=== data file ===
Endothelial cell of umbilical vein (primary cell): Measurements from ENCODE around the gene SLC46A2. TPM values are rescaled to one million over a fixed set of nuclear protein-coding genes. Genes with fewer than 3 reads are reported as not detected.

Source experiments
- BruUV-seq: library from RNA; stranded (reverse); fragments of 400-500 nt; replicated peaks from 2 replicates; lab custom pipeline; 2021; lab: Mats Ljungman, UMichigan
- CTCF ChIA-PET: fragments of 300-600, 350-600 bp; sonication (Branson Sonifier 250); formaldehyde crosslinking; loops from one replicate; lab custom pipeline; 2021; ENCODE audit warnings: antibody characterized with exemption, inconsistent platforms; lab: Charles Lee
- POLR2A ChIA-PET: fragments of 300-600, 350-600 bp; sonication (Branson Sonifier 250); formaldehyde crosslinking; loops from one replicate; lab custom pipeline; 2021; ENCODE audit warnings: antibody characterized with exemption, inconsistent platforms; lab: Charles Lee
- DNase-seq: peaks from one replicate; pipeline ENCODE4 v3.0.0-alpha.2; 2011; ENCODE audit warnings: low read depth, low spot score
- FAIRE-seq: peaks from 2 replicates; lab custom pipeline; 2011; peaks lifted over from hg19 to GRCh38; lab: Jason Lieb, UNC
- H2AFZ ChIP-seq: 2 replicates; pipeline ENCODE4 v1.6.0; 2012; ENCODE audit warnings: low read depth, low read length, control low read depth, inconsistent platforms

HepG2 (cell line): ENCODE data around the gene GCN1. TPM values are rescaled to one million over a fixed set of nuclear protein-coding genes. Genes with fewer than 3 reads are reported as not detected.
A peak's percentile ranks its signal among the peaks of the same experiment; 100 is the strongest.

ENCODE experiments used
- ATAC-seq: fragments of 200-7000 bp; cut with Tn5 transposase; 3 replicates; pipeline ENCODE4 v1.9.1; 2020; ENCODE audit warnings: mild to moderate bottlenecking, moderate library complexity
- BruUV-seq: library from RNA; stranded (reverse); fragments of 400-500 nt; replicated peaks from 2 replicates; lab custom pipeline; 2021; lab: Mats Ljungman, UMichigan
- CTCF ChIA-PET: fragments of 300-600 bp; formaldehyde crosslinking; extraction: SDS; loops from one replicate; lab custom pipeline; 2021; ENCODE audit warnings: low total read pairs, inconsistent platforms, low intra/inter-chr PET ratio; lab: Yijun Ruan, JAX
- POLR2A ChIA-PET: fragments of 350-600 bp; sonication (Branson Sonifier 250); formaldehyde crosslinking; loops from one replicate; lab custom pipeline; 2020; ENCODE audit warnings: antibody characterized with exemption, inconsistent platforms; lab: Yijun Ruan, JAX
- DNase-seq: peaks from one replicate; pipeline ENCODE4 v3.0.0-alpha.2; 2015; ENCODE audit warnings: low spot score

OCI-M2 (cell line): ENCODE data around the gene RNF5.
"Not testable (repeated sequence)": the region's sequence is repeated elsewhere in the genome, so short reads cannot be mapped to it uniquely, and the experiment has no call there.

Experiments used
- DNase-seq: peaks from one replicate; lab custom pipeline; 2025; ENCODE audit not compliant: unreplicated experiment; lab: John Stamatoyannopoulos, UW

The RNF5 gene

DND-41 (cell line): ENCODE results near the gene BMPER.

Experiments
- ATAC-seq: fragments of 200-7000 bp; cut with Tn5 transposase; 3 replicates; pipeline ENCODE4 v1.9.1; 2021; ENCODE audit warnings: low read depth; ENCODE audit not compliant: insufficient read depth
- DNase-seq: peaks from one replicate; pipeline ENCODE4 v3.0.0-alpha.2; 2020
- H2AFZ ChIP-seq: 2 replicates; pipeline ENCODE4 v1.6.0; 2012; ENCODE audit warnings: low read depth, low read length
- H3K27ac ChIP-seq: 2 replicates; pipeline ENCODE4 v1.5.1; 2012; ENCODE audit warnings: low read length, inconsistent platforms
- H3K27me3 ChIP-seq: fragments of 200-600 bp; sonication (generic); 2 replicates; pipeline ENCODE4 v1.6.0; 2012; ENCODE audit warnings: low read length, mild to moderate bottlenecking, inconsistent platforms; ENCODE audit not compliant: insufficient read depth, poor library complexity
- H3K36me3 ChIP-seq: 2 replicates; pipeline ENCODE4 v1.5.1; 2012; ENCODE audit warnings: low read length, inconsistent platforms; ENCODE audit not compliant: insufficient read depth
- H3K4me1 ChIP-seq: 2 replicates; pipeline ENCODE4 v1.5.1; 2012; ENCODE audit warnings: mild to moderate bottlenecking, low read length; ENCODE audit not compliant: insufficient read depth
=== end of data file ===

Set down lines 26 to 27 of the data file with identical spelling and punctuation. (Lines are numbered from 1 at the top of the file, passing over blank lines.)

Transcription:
- H2AFZ ChIP-seq: 2 replicates; pipeline ENCODE4 v1.6.0; 2012; ENCODE audit warnings: low read depth, low read length
- H3K27ac ChIP-seq: 2 replicates; pipeline ENCODE4 v1.5.1; 2012; ENCODE audit warnings: low read length, inconsistent platforms